Uh-huh.

    So tell us, which part of

    “The privilege of the Writ of Habeas Corpus shall not be suspended, unless when in Cases of Rebellion or Invasion the public Safety may require it.”

    allows for people to be locked up indefinitely if the government says they’re bad people, and which bit of

    No person shall be held to answer for a capital, or otherwise infamous crime, unless on a presentment or indictment of a Grand Jury, except in cases arising in the land or naval forces, or in the Militia, when in actual service in time of War or public danger; nor shall any person be subject for the same offense to be twice put in jeopardy of life or limb; nor shall be compelled in any criminal case to be a witness against himself, nor be deprived of life, liberty, or property, without due process of law; nor shall private property be taken for public use, without just compensation.

    allows for prisoners to be tortured to death because the government thinks they’re bad people? Which bit of it allows the US President to assassinate any American citizen he desires?

    Perhaps you think that this is a long-winded form of satire, but I assure you, it is not. When I read what so many of our friends on the left have written, in so many places, it seems to me that what I have proposed as amendments to our Constitution pretty much fall right in line with what they really want, but seem unable to say.

    In other words, you just made it up. When we want you to speak for us, Dana, we will pay you – until then, you don’t get to write comments and pretend we said them.

    “It seems to me” means that whatever you wrote is worthless, because you are a wingnut weasel, and repeatedly demonstrate the inability to grasp simple reality.

    You’ve spent the last few years wiping your ass all over the Constitution, and now you want to posture as its defender?

  5. Oh, and it’s not necessary to repeal thr First Amendment:

    Amendment XXVII

    In all cases, the rights and privileges enumerated or implied in this Constitution apply to natural people. An incorporated society or organisation, or similiar entity, is not a person. Any application of the nominal attributes of personhood to such an incorporated society or organisation is for the benefit of the effective regulation of society, and is purely instrumental.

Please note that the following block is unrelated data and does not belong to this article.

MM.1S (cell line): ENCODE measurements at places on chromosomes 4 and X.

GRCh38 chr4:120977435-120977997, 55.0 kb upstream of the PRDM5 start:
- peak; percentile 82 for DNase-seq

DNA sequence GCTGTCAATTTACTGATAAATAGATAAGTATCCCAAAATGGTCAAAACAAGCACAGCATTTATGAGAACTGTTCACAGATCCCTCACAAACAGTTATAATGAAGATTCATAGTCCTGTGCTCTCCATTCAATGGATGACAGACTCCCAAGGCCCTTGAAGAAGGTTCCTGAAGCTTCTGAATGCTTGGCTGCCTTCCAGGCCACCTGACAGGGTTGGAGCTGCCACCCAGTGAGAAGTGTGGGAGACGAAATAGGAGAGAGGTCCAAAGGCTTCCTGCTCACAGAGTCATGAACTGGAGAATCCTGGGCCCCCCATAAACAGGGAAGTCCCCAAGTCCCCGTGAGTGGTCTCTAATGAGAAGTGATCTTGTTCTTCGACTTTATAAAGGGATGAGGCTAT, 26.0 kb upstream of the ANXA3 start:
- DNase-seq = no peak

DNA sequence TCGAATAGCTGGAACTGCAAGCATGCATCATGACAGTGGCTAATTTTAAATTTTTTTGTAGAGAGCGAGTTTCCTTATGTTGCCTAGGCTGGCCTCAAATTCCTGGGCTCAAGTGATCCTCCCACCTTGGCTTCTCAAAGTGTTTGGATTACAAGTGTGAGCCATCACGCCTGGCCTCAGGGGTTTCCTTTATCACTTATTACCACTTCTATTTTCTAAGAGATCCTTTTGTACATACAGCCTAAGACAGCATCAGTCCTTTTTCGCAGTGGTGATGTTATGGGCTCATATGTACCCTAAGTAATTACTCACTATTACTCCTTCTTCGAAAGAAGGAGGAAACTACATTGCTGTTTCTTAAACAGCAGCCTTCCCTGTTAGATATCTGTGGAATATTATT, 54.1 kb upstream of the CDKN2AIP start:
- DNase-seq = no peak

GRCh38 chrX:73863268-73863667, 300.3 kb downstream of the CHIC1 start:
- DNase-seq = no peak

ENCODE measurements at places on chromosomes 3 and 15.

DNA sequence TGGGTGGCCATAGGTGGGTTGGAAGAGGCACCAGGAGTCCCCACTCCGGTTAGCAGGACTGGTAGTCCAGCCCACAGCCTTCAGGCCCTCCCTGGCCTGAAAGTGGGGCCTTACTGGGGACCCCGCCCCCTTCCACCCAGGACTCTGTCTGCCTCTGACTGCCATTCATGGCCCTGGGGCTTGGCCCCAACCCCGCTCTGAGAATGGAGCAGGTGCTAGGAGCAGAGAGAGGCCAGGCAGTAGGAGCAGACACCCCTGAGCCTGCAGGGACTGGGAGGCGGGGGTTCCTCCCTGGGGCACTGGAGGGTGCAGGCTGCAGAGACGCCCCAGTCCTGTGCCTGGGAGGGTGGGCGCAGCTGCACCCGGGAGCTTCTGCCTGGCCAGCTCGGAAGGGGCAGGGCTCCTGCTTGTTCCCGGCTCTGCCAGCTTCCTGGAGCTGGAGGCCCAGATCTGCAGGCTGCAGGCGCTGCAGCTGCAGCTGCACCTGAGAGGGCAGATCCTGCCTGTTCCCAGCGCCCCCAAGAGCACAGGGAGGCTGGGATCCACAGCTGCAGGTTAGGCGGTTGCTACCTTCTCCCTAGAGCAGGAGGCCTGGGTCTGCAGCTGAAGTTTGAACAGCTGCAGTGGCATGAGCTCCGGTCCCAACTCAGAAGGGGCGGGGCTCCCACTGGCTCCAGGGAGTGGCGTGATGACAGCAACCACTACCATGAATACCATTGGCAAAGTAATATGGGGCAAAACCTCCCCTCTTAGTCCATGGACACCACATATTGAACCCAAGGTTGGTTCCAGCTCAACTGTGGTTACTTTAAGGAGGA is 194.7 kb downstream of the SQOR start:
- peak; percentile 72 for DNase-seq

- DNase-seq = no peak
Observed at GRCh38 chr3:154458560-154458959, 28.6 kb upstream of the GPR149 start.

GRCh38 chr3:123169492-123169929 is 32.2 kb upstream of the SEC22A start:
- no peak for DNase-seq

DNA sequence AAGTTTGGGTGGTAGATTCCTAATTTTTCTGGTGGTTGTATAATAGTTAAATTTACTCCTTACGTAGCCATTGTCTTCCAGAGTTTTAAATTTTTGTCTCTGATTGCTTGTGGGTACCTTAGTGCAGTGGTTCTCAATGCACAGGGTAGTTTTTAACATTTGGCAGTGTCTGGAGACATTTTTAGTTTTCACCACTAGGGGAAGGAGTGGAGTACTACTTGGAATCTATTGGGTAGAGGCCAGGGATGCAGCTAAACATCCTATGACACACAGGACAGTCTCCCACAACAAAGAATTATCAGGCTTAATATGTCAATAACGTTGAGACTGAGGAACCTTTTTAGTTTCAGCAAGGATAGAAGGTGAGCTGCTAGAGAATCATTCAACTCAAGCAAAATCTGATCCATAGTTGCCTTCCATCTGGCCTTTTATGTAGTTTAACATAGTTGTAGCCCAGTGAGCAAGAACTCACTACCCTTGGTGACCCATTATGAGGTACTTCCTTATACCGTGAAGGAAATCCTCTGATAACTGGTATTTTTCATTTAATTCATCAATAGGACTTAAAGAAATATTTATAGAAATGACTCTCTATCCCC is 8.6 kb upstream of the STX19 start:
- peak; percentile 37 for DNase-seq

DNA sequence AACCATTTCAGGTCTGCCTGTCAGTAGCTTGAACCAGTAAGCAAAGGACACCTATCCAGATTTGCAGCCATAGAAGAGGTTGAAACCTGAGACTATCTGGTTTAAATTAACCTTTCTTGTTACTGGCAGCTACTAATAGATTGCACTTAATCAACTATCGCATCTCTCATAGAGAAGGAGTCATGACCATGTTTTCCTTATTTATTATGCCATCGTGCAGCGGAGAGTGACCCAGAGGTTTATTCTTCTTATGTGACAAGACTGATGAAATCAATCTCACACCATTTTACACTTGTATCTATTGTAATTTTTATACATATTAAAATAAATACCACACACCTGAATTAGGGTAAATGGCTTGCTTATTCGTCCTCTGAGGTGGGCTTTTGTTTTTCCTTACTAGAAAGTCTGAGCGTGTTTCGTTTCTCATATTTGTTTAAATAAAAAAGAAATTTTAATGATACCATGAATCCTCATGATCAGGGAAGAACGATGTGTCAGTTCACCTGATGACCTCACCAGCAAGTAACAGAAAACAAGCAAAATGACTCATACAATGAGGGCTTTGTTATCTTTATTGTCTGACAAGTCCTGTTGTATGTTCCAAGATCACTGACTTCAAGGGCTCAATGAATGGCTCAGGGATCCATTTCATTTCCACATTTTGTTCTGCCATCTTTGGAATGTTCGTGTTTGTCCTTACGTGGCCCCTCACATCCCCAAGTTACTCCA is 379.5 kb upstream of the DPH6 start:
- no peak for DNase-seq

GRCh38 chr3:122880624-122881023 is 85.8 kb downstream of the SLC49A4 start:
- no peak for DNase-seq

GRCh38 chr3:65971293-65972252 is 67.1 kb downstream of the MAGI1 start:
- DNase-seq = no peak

6. The Constitutional scholar strikes again. Sorry Pho, the XXVII Amendment ( ratified May 7, 1992) states:

    “No law, varying the compensation for the services of the Senators or Representatives, shall take effect, until an election of Representatives shall have intervened.”

    Don’t know where you got the above nonsense from, perhaps your Google finger is fucked up.

  7. I really hope you aren’t referring to the 27th amendment to the constitution.

    “When we want you to speak for us, Dana, we will pay you – until then, you don’t get to write comments and pretend we said them.”

    When i want you to speak for me, i will tell you. until then, don’t ever assume your comments represent “We”. Unless, of course, you are Gollum. And that’s totally cool.

    Further, the author is voicing an opinion. On a blog. Hence the “it seems to me”. Stop taking liberties with what is written on this blog to voice your own displeasure with the US. Go write your own blog.

    If you are really so horrified with the prisoners of war in Gitmo and the illusions of torture, I suggest you go take it up with obama. He’s in charge right now.

  8. Also Pho: ” When we want you to speak for us, Dana, we will pay you – until then, you don’t get to write comments and pretend we said them.” There is no We here. You are not an American therefore, our Constitution is none of your business. And if we have a policy of “torturing prisoners to death” I assume Gaby’s would be assassin will be dead by tomorrow. If not, we await your apology.

  9. Dana, you are now a “wingnut weasel” who “wipes his ass on the Constitution”? And Pho wonders why blogs like The Constitution Club censor him. It’s not because they disagree with his views, it’s because he is a narcissistic, rude, beligerant, hostile ass hole.

  10. When i want you to speak for me, i will tell you

    You’re not a liberal. Therefore I wasn’t speaking for you. Therefore go forth, multiply and expire.

  11. Oh, and it’s not necessary to repeal thr First Amendment: